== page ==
Get ready for an exciting announcement for the melanoma community

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Pharmacodynamic effect of Radvax on microbiome-specific T cells

Alexander Huang, MD

Co-PI Tara Mitchell, MD
Award Type Pilot Proposal
Institution The Trustees of the University of Pennsylvania
Donor Support The Brodman Charitable Fund & Friends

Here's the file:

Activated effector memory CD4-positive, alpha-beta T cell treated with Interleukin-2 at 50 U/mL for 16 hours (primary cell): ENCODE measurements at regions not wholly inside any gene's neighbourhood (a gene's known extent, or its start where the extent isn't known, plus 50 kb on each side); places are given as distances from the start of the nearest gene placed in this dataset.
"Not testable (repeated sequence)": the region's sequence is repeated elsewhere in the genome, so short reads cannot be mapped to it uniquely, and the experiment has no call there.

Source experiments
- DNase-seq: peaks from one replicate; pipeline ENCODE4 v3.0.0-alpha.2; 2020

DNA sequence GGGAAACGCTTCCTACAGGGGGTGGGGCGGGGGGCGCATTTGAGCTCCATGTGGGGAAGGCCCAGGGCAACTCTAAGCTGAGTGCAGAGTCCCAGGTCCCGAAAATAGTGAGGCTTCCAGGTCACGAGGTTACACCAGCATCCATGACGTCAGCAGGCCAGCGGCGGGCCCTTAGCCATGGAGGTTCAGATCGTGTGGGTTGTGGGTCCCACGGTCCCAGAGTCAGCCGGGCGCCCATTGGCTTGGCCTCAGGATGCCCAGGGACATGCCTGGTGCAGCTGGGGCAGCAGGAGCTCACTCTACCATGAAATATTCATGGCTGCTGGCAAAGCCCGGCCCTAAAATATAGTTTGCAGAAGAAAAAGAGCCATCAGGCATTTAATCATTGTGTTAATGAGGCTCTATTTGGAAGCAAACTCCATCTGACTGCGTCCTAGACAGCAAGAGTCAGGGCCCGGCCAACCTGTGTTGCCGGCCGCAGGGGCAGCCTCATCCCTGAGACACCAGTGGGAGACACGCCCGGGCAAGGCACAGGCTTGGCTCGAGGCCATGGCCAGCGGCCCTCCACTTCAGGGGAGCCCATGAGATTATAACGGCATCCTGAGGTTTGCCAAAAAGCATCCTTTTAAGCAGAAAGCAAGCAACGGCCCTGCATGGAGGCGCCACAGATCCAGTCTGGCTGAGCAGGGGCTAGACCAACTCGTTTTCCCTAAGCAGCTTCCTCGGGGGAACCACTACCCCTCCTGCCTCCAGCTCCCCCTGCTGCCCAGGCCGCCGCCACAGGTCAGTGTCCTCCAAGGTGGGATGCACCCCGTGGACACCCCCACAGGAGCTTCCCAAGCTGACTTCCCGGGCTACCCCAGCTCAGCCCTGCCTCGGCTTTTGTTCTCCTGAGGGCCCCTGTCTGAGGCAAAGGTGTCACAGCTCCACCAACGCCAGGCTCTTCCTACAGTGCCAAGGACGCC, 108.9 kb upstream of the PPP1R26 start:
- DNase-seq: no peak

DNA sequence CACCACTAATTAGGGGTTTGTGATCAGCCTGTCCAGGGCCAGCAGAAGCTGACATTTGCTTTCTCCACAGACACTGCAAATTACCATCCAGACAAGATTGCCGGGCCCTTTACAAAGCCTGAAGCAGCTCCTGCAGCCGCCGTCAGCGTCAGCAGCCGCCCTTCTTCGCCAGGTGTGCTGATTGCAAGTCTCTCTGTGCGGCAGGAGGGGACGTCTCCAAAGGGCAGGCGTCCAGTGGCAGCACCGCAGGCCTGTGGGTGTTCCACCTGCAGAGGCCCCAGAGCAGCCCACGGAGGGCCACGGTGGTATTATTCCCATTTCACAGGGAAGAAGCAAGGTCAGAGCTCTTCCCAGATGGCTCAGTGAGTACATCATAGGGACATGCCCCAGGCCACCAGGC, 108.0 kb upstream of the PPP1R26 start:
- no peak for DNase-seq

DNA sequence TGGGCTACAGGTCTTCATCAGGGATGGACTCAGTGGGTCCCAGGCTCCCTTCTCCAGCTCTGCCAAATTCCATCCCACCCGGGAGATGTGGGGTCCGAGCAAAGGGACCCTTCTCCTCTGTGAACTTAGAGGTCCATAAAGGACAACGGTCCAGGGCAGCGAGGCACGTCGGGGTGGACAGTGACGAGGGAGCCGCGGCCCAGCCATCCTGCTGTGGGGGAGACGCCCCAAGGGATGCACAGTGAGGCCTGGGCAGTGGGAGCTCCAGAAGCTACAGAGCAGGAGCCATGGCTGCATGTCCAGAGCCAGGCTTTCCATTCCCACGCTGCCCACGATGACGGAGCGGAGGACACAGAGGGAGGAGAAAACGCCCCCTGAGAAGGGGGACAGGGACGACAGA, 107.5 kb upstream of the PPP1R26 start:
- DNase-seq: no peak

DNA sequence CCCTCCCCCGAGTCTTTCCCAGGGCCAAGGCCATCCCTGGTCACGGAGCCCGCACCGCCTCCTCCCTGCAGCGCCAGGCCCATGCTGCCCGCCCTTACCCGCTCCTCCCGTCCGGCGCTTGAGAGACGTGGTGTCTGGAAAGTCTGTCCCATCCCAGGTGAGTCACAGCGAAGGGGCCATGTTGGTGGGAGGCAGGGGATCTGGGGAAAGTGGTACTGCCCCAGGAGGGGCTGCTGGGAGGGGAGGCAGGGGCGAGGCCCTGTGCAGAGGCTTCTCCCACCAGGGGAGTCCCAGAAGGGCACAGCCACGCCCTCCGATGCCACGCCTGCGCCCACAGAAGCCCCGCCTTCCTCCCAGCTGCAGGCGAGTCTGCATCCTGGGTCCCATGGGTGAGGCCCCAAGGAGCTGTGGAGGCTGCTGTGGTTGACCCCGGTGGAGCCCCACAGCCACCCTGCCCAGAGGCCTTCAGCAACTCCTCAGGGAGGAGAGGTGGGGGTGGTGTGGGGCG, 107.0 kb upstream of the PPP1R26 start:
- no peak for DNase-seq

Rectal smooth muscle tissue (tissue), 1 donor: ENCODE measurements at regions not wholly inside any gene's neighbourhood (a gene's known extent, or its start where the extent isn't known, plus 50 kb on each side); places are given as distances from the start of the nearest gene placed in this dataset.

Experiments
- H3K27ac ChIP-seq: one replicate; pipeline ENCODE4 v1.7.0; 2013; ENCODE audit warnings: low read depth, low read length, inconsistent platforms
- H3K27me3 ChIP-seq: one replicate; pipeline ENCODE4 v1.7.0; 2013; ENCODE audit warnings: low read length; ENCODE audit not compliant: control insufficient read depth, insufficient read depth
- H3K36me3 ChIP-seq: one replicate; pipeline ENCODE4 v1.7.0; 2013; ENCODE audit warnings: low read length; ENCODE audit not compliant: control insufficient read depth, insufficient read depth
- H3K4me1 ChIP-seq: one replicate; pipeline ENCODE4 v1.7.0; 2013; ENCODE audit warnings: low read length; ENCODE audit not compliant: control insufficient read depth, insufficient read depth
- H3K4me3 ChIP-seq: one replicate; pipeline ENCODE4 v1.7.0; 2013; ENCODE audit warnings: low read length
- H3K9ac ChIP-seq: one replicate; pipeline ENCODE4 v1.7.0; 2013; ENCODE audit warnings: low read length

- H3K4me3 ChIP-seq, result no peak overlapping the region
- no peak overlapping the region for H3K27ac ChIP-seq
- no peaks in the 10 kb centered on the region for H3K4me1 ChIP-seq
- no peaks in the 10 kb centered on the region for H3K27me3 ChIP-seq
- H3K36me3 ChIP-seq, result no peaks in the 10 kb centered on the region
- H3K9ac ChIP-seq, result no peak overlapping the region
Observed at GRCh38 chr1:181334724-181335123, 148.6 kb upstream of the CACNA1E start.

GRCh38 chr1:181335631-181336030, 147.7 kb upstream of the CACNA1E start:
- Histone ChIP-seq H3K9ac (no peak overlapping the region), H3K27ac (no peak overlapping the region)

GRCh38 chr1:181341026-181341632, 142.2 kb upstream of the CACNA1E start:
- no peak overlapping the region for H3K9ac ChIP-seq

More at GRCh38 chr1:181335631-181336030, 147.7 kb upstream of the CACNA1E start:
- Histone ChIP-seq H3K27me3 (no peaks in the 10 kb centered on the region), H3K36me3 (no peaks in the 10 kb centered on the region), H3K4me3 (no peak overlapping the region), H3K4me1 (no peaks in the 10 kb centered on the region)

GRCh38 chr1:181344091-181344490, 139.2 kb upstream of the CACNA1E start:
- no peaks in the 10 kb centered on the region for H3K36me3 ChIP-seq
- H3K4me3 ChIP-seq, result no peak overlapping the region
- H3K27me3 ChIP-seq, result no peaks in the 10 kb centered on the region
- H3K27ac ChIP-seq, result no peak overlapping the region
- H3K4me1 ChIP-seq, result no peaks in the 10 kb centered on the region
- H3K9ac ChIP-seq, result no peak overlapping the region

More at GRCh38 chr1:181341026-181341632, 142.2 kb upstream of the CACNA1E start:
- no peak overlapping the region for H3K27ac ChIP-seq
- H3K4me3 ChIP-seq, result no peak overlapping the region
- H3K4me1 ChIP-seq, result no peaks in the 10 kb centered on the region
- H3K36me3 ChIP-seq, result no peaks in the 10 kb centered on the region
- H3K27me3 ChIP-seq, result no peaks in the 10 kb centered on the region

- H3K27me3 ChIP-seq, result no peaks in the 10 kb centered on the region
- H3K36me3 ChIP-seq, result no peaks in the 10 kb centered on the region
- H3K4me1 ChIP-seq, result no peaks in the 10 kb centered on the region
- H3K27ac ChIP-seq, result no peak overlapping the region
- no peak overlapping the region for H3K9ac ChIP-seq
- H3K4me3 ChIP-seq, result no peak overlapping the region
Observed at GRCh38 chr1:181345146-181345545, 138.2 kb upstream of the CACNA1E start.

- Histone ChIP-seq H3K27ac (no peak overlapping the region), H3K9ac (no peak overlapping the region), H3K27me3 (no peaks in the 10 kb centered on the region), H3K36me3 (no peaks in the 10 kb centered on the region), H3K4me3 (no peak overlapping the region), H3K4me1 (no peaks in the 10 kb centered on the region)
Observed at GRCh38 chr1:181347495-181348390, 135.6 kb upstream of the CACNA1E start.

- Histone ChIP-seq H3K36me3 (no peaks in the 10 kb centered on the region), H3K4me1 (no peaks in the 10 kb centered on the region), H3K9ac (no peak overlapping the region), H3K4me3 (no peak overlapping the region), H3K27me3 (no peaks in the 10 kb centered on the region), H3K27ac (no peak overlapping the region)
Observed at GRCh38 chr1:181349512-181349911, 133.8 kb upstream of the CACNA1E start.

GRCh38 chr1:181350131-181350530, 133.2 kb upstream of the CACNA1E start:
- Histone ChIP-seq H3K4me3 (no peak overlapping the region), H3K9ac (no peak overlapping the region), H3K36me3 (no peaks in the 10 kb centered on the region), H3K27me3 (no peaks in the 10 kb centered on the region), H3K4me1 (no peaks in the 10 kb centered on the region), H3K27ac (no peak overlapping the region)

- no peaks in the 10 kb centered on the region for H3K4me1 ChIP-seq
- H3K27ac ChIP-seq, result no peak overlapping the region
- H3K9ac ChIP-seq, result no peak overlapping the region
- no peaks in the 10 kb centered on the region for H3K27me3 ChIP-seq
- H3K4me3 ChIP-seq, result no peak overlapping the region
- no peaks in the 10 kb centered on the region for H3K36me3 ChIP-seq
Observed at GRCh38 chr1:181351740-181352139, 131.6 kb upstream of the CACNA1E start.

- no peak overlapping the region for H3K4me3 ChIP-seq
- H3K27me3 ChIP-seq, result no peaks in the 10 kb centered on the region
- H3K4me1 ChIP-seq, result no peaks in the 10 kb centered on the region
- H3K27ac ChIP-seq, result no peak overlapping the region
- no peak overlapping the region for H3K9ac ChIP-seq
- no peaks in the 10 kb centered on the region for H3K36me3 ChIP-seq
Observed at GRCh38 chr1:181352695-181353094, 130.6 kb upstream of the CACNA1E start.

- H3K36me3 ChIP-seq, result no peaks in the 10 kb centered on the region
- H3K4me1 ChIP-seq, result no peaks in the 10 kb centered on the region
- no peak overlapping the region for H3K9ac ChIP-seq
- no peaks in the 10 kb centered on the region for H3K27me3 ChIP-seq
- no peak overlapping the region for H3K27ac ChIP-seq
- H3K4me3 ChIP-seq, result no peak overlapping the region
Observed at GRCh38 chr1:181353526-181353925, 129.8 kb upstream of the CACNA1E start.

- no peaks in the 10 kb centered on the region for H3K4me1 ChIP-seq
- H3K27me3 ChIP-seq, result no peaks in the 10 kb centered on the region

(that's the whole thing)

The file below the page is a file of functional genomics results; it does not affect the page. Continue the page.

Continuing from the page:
Radiation can be used as a vaccine, to increase the effect of immunotherapy. We call this Radvax, which is promising. Even in melanoma patients who failed anti-PD-1 treatment, 44% of patients had their tumor shrink when radiation was added. We need to understand when and how to use radiation with other immunotherapies. One of the most important breakthroughs recently is the idea that the bacteria in our intestines can impact how a patient responds to immunotherapy. In this pilot study, we will study the effect of Radvax treatment on CD8 T cells that recognize these intestinal bacteria. The hope is that this information can eventually be used to predict who will benefit from immunotherapy and who will get immune side effects. We will study this in a Radvax clinical study where melanoma patients receive radiation and a combination of two immune checkpoint blockade antibodies targeting PD-1 and CTLA-4. Understanding how to combine radiotherapy with immunotherapy will give us new treatment options for cancer patients.